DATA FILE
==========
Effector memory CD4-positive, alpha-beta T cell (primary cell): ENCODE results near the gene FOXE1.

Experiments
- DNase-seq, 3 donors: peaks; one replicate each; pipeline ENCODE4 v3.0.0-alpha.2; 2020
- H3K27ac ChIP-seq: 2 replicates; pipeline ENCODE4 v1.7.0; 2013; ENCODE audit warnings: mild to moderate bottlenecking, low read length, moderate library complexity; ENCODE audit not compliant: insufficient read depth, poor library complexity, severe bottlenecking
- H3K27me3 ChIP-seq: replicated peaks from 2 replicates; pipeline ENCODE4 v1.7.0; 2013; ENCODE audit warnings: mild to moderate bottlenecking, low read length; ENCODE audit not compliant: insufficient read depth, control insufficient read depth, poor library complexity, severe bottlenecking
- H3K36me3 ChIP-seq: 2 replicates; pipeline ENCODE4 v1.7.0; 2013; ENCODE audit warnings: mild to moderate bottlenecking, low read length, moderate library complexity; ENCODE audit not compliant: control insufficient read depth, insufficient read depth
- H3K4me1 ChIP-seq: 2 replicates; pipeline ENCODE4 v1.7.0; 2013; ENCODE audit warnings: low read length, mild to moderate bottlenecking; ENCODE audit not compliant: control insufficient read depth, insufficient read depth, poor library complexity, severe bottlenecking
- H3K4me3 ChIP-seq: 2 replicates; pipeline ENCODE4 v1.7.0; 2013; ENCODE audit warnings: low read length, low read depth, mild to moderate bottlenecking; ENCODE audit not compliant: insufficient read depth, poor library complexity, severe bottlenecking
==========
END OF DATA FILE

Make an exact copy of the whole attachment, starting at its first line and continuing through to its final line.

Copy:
Effector memory CD4-positive, alpha-beta T cell (primary cell): ENCODE results near the gene FOXE1.

Experiments
- DNase-seq, 3 donors: peaks; one replicate each; pipeline ENCODE4 v3.0.0-alpha.2; 2020
- H3K27ac ChIP-seq: 2 replicates; pipeline ENCODE4 v1.7.0; 2013; ENCODE audit warnings: mild to moderate bottlenecking, low read length, moderate library complexity; ENCODE audit not compliant: insufficient read depth, poor library complexity, severe bottlenecking
- H3K27me3 ChIP-seq: replicated peaks from 2 replicates; pipeline ENCODE4 v1.7.0; 2013; ENCODE audit warnings: mild to moderate bottlenecking, low read length; ENCODE audit not compliant: insufficient read depth, control insufficient read depth, poor library complexity, severe bottlenecking
- H3K36me3 ChIP-seq: 2 replicates; pipeline ENCODE4 v1.7.0; 2013; ENCODE audit warnings: mild to moderate bottlenecking, low read length, moderate library complexity; ENCODE audit not compliant: control insufficient read depth, insufficient read depth
- H3K4me1 ChIP-seq: 2 replicates; pipeline ENCODE4 v1.7.0; 2013; ENCODE audit warnings: low read length, mild to moderate bottlenecking; ENCODE audit not compliant: control insufficient read depth, insufficient read depth, poor library complexity, severe bottlenecking
- H3K4me3 ChIP-seq: 2 replicates; pipeline ENCODE4 v1.7.0; 2013; ENCODE audit warnings: low read length, low read depth, mild to moderate bottlenecking; ENCODE audit not compliant: insufficient read depth, poor library complexity, severe bottlenecking